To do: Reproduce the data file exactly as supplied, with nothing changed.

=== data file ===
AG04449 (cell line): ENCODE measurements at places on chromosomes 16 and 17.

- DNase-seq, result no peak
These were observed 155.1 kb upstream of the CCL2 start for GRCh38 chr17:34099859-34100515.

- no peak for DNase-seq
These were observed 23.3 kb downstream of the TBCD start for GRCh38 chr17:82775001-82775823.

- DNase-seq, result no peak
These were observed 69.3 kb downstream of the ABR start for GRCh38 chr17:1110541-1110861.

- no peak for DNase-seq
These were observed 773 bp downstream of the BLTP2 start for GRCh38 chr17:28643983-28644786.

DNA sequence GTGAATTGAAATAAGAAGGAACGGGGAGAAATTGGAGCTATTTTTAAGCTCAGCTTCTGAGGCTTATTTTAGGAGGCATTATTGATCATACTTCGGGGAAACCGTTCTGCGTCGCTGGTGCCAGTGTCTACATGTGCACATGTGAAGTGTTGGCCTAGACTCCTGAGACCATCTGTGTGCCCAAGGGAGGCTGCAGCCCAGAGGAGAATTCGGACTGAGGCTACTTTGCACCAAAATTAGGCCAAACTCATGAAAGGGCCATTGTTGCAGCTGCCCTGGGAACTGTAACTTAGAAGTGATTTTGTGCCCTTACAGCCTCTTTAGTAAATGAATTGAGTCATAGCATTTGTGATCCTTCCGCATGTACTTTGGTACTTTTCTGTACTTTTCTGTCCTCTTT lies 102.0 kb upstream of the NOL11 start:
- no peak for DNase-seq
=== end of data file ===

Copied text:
AG04449 (cell line): ENCODE measurements at places on chromosomes 16 and 17.

- DNase-seq, result no peak
These were observed 155.1 kb upstream of the CCL2 start for GRCh38 chr17:34099859-34100515.

- no peak for DNase-seq
These were observed 23.3 kb downstream of the TBCD start for GRCh38 chr17:82775001-82775823.

- DNase-seq, result no peak
These were observed 69.3 kb downstream of the ABR start for GRCh38 chr17:1110541-1110861.

- no peak for DNase-seq
These were observed 773 bp downstream of the BLTP2 start for GRCh38 chr17:28643983-28644786.

DNA sequence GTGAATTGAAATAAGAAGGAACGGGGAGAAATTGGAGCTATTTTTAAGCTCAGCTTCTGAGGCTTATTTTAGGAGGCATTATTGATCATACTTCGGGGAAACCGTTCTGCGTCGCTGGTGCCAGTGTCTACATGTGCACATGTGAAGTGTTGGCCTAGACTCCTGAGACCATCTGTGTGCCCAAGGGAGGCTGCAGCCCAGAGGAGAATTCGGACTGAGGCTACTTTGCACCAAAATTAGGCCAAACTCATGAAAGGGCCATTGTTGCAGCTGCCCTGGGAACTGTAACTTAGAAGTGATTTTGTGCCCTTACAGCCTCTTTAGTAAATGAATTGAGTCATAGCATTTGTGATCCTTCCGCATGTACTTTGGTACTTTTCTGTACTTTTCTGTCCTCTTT lies 102.0 kb upstream of the NOL11 start:
- no peak for DNase-seq